The Capital Dresses Itself for the Fair

It is organized for the weekends in the city of Havana.  It takes place in public spaces, avenues or wide plots of undeveloped land.  Trucks arrive and improvise points of sales- some sell directly from their vehicles, on boxes, on the floor.  The offers vary:  viands (potato, sweet potato, yucca, bananas), fruits, vegetables, meat derivatives, and hardware tools, among other things.

Local restaurants offer fast food under thick colored carps:  fried chicken, smoked pork, and beer.  Lunch-sellers with tall white hats and squared pants prepare pork sandwiches, ham, hot dogs, or breaded fish.

There are sky-rocketing prices.  Just one kilo of papaya costs 20 pesos (one dollar).  Black beans are 10 pesos per pound (half a kilo).  Well, at least what is supposedly a pound.  Manuel Montoya, 65 years of age, is retired.  He always finishes stressed and with high blood pressure due to the displeasure he goes through when he has to purchase some viands and meat.

“Despite the prices, the sellers try to swindle you when they weigh the product.  I always take a small personal weight and whatever I buy usually weighs up to two pounds less than those measures given to me by the sellers,” points out Montoya while he tosses around yuccas and sweet potatoes that are full of reddish dirt.

Hygiene is not the specialty of the viand, vegetable, and fruit sellers.  In Cuba, agricultural products are not taken aside and cleaned.  They are brought in bulk in bags and boxes and they get all mixed in platforms or on the floor, together with dirt, rocks, and bugs.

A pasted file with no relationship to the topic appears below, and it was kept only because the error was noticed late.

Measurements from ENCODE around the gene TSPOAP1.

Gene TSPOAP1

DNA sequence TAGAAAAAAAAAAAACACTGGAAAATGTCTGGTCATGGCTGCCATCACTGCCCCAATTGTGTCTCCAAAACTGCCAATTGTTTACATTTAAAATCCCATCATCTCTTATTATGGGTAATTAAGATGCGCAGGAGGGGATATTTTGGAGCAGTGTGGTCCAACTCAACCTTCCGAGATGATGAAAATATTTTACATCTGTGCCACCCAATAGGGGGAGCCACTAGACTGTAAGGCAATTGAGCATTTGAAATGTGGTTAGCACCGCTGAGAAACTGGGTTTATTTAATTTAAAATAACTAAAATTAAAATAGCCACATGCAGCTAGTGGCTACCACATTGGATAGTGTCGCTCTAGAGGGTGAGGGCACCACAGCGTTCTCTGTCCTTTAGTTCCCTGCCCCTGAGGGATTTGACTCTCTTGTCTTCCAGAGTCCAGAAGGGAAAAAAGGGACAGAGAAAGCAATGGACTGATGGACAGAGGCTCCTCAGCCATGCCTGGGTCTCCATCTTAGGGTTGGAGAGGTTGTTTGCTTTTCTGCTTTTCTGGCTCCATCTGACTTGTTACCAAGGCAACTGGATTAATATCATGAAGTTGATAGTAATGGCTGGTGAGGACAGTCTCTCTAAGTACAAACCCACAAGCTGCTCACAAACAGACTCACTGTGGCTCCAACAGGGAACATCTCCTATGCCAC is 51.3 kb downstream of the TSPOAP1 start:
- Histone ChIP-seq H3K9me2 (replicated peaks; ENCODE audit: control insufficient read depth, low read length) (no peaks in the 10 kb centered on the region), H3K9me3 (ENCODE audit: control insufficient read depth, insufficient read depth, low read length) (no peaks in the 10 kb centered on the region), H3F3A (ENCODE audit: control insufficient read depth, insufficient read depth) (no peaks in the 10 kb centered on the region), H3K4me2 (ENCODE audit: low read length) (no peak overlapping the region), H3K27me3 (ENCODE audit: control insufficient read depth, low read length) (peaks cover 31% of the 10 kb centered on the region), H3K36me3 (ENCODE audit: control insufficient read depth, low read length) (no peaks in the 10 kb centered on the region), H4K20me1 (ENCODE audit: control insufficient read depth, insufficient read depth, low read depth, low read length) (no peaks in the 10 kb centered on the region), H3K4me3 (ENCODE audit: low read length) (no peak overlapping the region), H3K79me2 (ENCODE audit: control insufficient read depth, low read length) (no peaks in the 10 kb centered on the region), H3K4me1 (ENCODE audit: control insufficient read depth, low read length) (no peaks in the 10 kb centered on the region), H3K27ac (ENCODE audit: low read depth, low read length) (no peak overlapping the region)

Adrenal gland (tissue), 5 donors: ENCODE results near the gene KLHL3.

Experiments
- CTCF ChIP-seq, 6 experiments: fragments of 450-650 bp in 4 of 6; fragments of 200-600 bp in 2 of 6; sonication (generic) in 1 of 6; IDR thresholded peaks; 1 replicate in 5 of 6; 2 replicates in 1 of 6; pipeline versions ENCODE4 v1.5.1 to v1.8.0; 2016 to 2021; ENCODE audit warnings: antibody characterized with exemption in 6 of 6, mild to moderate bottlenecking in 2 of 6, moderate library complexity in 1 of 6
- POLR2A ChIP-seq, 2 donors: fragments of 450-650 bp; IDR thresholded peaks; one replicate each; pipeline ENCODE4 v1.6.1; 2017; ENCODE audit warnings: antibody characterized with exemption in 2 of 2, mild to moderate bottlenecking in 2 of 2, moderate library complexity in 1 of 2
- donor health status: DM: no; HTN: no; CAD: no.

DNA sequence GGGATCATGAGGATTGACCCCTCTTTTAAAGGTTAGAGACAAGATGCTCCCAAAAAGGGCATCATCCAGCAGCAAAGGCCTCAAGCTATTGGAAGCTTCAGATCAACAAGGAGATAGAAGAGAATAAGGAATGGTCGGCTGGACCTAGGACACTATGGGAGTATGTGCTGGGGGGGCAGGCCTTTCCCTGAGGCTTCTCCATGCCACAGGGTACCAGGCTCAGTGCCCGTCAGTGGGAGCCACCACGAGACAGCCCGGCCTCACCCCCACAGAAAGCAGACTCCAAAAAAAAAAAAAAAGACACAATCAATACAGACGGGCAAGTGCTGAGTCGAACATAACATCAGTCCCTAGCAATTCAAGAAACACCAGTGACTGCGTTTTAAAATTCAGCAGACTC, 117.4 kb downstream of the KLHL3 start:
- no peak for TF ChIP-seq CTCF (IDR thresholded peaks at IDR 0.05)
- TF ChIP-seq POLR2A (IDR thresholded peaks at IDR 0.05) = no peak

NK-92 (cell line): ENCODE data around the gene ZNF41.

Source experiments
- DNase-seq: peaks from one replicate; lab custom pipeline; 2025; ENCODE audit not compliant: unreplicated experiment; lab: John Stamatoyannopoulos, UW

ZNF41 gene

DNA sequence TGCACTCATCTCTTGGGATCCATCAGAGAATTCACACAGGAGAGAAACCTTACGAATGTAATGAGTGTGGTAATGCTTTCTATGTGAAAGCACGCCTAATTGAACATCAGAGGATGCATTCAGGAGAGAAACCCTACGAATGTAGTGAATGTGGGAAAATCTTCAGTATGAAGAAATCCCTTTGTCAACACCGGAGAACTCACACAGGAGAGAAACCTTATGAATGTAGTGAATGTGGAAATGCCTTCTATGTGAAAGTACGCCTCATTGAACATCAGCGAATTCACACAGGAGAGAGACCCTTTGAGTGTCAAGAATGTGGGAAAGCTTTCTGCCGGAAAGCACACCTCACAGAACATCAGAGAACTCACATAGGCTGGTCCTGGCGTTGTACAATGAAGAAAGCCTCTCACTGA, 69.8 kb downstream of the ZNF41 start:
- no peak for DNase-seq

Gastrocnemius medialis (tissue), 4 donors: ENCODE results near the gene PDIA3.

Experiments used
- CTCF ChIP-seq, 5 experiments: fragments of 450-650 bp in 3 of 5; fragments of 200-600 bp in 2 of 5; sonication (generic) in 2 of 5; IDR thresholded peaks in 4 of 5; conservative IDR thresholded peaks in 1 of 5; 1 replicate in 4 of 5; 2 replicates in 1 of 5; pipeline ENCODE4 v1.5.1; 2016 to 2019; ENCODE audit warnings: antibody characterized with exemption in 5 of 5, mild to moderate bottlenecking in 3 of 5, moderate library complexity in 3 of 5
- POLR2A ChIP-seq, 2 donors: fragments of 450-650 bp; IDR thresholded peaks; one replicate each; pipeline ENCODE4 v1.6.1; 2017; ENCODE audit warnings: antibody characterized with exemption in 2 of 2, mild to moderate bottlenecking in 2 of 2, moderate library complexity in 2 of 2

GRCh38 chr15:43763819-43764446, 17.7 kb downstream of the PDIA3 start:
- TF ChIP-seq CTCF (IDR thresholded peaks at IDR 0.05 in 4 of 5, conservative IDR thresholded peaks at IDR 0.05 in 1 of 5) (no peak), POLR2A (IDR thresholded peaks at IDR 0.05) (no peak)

The Red Plaza of La Vibora, in the municipality of 10th of October, which is actually neither a plaza or painted red, and is nothing but  a 260 foot wide street, is converted into a mixed flea market on Saturdays and Sundays.

Besides vegetables and other foods, they sell recycled clothes, plumbing products, and efficient light bulbs.  The good stuff starts early in the morning.  Refrigerated trucks that offer fresh fish for 15 to 20 pesos per pound arrive to the rhythm of Willy Chirino and Isaac Delgado, exiled Cuban salseros who live in Miami and are censored by state media.

They also sell turkey, chicken, and cured meats.  It usually sells out very quickly.  The lines are long and many people wake up very early to be one of the first ones.

Those people from Havana attend these fairs in mass.  But they are very shocked by the abusive prices, like Josefa Cerdena, 60 years of age, and who is a housewife.  “One mango is sold for 5 or 10 pesos, while a mamey is sold for 15 pesos,” says the lady with her eyes wide open.  Other fruits, like guavas, oranges, and grapefruits are just as expensive.  However, there is an abundance of potato, cabbage, and tomato.

Despite the fact that the aggressive June heat quickly decomposes vegetables and fruits, the prices stay just the same.  They have a news series on TV that has criticized the inefficient form of commercializing these products and the scandalous corruption displayed by many of the vendors.

According to official sources, the decrease and devaluation of fruit and vegetable quality, over 750 thousand pesos (30 thousand dollars) is lost daily, in the capital alone.

We know where that money ends up.  The majority ends up in the pockets of the administrators, while the minimum goes to the sellers.

Whatever the case may be, these weekend street sales are a relief for thousands of families.  With pesos, they can purchase merchandise that they lack.  It’s true that such fairs have a common denominator:  the long lines.

Ivan Garcia

Photo:  Kirsty Stephenson, Flickr

Translated by Raul G.